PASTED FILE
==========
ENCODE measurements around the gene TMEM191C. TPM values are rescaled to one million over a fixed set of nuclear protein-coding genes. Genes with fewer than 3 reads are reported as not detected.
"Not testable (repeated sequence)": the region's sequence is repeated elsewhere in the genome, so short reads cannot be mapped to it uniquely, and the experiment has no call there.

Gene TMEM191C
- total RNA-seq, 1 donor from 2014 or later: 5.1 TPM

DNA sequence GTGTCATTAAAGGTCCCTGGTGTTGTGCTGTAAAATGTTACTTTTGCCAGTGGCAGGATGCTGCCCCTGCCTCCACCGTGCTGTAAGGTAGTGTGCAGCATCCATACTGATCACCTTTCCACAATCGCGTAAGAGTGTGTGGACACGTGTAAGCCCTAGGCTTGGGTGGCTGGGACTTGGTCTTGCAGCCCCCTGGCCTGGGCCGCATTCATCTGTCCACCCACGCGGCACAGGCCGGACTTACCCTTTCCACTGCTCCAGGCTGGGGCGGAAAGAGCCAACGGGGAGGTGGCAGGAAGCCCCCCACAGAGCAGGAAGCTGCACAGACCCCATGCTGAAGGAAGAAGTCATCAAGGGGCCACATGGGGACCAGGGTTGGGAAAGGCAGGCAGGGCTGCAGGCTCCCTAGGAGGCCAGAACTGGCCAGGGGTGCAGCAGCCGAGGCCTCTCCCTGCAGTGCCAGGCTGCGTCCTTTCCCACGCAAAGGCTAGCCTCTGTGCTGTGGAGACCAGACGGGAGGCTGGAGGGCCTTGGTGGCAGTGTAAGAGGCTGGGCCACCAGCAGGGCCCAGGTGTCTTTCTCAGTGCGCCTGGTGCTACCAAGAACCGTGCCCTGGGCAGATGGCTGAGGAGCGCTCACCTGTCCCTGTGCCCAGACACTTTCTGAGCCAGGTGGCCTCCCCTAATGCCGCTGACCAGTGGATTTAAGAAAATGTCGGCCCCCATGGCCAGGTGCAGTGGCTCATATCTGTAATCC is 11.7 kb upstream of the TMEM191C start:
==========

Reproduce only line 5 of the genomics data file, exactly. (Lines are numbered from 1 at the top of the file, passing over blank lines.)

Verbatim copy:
DNA sequence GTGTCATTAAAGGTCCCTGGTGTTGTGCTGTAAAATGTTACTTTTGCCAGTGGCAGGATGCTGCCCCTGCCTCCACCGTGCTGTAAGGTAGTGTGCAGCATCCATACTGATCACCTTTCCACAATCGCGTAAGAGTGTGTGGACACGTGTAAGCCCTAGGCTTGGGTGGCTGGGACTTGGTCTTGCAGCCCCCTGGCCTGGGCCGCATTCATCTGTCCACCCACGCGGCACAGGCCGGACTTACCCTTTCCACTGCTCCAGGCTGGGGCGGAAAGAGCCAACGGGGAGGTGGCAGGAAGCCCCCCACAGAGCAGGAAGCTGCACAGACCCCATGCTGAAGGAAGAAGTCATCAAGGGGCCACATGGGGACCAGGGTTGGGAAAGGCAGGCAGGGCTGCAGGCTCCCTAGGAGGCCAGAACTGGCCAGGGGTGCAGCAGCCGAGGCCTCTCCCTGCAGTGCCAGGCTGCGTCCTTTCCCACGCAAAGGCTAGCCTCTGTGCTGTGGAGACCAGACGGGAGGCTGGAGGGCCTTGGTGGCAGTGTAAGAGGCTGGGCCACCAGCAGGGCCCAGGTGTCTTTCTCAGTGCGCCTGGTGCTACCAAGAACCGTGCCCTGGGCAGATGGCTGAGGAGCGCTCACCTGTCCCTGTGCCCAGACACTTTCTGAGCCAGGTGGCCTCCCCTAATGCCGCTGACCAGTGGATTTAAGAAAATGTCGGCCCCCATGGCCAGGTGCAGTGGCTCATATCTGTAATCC is 11.7 kb upstream of the TMEM191C start: